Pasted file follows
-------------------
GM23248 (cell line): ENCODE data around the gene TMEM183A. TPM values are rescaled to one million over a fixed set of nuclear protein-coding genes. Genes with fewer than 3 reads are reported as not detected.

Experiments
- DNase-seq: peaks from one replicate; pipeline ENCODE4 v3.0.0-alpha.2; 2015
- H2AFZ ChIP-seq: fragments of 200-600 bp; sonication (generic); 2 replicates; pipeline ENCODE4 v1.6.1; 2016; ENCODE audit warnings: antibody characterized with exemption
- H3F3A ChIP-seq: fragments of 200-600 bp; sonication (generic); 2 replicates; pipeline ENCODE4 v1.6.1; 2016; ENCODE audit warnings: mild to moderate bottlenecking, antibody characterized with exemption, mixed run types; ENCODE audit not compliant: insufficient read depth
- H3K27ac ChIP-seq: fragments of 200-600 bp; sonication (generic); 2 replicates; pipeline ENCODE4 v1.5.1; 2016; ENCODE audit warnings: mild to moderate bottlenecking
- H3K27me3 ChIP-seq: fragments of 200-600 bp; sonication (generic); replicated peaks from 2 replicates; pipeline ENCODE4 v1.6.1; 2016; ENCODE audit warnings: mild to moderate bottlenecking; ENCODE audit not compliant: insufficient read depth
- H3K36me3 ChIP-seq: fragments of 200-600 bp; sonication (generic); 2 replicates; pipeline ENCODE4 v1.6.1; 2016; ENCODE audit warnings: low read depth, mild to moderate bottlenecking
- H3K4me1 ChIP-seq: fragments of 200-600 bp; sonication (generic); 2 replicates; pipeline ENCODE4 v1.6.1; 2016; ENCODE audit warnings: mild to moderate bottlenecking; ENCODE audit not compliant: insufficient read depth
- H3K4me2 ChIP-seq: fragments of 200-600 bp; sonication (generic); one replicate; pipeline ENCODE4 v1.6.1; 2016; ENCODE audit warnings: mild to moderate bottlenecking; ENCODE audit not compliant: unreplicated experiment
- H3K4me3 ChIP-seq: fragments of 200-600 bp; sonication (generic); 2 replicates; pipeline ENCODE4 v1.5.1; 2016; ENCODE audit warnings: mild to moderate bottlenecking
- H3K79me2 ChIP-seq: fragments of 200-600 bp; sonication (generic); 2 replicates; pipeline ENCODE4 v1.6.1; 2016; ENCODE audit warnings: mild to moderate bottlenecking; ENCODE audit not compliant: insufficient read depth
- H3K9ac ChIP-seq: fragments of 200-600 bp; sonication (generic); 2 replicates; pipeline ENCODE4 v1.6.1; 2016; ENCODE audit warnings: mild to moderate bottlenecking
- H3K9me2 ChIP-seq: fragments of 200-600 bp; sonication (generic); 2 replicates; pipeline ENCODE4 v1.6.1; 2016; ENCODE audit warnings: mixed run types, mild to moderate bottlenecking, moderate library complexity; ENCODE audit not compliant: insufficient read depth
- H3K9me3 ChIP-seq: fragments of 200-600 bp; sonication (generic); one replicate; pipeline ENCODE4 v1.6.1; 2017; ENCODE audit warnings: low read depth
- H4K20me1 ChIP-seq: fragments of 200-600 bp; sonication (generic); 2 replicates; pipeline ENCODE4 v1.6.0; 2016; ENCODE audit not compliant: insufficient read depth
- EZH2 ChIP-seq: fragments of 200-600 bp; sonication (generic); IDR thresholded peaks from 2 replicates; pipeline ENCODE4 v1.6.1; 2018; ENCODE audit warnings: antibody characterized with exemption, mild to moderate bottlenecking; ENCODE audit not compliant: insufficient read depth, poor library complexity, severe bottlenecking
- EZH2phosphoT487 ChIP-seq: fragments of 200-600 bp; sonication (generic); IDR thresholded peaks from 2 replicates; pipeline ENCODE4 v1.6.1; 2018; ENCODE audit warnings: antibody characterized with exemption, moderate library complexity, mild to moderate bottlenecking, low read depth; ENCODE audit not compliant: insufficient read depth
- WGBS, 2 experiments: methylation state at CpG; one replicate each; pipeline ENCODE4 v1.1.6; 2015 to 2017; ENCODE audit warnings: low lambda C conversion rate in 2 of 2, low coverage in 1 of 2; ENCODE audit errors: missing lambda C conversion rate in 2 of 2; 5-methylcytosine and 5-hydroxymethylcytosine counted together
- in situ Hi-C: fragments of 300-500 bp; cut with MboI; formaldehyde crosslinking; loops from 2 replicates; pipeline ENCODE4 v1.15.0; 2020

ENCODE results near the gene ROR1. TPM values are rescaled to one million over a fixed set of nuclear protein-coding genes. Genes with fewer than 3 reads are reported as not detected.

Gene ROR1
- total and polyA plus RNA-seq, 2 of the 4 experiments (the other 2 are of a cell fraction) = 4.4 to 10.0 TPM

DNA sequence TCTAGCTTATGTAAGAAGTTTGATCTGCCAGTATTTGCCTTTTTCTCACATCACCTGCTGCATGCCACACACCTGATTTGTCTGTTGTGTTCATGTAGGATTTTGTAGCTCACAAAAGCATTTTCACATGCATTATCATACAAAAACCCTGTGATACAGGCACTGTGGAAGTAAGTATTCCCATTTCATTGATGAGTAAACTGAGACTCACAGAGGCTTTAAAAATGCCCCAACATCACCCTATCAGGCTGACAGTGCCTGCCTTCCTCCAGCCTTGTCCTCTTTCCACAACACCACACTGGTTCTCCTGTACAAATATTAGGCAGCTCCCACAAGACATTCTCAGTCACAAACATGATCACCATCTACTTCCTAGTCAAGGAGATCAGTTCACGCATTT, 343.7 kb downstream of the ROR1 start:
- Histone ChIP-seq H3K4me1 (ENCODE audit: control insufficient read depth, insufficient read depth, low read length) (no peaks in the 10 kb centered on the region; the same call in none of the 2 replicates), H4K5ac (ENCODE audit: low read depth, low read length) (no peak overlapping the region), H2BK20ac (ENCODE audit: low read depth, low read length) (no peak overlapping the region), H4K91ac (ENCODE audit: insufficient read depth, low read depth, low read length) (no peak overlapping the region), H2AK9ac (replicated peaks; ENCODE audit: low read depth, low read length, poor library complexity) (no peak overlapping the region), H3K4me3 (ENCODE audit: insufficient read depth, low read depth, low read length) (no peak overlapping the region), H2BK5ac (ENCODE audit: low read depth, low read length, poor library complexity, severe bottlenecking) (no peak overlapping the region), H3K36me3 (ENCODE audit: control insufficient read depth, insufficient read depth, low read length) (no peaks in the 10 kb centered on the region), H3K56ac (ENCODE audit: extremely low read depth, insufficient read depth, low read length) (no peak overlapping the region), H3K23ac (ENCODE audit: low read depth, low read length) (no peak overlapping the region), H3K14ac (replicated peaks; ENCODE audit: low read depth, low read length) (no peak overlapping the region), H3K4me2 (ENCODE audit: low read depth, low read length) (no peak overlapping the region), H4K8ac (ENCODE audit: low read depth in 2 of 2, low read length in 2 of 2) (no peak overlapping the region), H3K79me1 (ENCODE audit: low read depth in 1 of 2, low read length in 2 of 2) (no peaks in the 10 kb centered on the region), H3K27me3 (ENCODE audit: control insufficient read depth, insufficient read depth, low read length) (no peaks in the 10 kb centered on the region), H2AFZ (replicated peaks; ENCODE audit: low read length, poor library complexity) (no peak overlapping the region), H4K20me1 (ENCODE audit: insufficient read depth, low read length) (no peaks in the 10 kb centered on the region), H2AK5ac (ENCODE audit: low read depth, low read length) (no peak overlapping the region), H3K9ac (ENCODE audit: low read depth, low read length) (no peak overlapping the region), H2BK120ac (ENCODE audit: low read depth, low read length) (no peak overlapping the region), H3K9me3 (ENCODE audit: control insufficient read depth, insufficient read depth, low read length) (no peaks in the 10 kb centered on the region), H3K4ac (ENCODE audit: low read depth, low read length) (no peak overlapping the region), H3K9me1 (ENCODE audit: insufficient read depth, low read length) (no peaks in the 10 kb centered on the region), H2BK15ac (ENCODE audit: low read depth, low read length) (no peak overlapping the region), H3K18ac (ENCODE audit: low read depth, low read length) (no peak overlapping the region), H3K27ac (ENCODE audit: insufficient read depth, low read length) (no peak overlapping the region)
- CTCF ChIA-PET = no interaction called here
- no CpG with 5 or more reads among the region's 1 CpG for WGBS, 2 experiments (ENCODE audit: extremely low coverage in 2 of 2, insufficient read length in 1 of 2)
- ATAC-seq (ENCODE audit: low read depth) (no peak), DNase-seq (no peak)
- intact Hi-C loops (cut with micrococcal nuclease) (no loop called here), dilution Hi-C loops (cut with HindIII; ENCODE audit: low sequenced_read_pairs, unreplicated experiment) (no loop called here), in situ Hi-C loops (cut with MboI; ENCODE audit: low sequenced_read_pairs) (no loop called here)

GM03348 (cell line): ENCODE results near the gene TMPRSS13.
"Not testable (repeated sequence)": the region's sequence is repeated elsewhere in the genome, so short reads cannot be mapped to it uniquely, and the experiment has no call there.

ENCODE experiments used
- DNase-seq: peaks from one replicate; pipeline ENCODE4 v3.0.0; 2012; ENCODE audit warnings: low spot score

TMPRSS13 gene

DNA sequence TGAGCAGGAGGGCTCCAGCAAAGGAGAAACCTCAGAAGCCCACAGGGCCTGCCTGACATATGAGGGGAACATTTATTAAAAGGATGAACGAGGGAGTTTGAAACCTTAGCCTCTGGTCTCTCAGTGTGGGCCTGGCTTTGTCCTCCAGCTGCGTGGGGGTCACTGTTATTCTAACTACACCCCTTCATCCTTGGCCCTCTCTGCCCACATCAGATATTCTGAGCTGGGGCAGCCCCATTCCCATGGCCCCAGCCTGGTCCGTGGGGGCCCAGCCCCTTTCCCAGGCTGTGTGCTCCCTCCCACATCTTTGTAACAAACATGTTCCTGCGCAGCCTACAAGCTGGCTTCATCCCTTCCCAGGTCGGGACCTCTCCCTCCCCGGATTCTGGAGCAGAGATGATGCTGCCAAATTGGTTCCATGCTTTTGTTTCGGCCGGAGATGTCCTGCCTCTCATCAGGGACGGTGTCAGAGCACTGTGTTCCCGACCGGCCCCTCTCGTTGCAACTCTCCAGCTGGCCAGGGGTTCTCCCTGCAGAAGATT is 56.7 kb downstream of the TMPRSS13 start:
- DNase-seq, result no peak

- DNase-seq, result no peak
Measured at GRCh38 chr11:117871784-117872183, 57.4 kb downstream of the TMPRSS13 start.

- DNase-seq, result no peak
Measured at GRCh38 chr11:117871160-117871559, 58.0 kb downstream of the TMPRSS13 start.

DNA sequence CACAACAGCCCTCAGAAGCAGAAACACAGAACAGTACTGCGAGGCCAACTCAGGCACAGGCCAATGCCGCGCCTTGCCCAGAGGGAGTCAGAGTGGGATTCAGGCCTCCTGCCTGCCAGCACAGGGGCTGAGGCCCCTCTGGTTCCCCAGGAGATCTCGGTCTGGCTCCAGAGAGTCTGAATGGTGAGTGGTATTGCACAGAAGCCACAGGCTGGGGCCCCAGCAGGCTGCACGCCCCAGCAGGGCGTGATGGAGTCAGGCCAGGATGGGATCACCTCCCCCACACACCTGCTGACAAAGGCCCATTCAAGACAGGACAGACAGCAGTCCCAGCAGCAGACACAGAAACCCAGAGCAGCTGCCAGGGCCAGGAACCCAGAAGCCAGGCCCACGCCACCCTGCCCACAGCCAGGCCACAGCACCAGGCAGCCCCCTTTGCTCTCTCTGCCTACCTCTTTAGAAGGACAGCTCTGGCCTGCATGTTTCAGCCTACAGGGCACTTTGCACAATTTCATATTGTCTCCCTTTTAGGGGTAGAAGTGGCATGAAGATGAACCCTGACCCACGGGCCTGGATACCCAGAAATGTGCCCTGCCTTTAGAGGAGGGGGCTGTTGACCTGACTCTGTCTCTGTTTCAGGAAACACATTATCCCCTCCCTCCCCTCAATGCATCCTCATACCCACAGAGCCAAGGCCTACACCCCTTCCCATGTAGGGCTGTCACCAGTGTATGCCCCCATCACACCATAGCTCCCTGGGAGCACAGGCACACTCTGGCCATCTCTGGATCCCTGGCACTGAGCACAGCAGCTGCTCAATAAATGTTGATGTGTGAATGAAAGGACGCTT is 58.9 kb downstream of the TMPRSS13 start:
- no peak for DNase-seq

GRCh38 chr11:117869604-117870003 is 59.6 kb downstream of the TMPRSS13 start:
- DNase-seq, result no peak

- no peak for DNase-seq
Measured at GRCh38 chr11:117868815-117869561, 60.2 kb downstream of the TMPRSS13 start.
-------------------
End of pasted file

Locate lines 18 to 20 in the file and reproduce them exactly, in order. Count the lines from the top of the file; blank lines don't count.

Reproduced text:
- EZH2phosphoT487 ChIP-seq: fragments of 200-600 bp; sonication (generic); IDR thresholded peaks from 2 replicates; pipeline ENCODE4 v1.6.1; 2018; ENCODE audit warnings: antibody characterized with exemption, moderate library complexity, mild to moderate bottlenecking, low read depth; ENCODE audit not compliant: insufficient read depth
- WGBS, 2 experiments: methylation state at CpG; one replicate each; pipeline ENCODE4 v1.1.6; 2015 to 2017; ENCODE audit warnings: low lambda C conversion rate in 2 of 2, low coverage in 1 of 2; ENCODE audit errors: missing lambda C conversion rate in 2 of 2; 5-methylcytosine and 5-hydroxymethylcytosine counted together
- in situ Hi-C: fragments of 300-500 bp; cut with MboI; formaldehyde crosslinking; loops from 2 replicates; pipeline ENCODE4 v1.15.0; 2020